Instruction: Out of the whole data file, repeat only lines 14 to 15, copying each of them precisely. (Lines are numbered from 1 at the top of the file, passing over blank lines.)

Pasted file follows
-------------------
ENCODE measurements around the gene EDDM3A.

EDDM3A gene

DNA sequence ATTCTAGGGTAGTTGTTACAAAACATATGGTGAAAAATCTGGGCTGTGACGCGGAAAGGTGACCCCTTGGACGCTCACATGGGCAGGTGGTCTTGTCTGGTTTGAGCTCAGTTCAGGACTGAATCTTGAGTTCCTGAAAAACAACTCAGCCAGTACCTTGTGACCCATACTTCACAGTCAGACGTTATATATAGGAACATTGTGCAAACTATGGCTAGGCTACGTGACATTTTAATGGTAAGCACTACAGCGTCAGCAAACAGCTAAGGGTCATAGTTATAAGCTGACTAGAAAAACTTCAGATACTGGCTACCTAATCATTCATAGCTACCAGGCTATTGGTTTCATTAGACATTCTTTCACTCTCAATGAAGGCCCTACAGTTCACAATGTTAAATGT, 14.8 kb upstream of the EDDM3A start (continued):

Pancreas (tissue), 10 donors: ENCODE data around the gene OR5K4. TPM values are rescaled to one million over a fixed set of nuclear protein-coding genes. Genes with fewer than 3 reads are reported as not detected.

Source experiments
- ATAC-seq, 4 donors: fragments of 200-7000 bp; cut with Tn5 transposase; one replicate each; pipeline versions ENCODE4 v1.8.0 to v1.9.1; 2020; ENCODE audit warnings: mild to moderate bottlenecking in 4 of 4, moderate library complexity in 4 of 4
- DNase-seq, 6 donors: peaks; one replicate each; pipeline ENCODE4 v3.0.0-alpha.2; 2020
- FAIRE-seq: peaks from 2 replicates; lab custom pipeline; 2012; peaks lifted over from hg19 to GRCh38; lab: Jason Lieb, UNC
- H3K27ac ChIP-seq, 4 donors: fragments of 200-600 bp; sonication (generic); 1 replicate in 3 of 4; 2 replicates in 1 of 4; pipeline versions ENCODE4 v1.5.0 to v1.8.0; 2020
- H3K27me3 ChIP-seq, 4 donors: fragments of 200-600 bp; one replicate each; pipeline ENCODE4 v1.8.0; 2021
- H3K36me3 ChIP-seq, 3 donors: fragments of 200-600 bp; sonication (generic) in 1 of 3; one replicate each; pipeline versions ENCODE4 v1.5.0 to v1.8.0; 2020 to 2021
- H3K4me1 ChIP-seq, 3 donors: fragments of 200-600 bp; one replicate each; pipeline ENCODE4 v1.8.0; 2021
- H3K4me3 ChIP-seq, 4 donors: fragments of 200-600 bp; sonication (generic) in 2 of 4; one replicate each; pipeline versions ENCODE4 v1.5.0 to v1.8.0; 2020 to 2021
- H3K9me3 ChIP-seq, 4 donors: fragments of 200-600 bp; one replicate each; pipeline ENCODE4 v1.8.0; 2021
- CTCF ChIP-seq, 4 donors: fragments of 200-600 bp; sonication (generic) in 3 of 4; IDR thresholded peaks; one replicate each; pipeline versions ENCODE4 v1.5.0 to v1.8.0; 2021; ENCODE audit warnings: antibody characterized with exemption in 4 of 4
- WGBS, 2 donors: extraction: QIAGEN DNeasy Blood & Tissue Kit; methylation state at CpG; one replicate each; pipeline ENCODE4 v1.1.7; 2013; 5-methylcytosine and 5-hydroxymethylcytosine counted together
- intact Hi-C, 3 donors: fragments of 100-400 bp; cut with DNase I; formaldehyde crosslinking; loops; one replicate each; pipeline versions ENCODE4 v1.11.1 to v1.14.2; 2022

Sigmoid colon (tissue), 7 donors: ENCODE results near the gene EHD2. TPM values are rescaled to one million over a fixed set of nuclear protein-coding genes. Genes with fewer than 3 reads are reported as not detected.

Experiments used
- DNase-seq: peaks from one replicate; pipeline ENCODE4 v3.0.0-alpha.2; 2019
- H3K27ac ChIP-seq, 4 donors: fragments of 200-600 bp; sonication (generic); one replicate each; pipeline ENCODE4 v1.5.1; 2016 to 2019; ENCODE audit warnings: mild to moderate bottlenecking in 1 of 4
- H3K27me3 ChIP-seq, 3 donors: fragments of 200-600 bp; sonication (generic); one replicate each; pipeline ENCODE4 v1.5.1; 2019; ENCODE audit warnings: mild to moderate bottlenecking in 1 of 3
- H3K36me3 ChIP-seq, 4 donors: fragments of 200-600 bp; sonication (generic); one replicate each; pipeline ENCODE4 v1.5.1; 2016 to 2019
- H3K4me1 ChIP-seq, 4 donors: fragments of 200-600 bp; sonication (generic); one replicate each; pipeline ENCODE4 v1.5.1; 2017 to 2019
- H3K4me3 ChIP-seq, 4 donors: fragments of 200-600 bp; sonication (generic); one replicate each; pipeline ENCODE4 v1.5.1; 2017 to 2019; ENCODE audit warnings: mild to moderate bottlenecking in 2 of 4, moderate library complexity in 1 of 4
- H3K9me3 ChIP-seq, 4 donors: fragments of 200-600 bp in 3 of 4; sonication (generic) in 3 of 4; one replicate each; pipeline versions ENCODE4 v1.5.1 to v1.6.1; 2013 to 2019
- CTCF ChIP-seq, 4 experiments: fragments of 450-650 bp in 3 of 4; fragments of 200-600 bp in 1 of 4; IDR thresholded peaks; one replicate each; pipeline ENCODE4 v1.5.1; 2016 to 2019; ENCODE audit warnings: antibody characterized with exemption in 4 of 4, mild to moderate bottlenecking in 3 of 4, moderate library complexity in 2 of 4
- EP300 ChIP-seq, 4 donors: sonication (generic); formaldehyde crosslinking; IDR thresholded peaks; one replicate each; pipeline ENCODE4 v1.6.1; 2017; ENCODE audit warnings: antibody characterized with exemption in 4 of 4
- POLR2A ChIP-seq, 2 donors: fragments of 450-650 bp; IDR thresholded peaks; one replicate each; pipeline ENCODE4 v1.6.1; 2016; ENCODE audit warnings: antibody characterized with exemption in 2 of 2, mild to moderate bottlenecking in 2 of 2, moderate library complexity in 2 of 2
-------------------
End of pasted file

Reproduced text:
- H3K9me3 ChIP-seq, 4 donors: fragments of 200-600 bp; one replicate each; pipeline ENCODE4 v1.8.0; 2021
- CTCF ChIP-seq, 4 donors: fragments of 200-600 bp; sonication (generic) in 3 of 4; IDR thresholded peaks; one replicate each; pipeline versions ENCODE4 v1.5.0 to v1.8.0; 2021; ENCODE audit warnings: antibody characterized with exemption in 4 of 4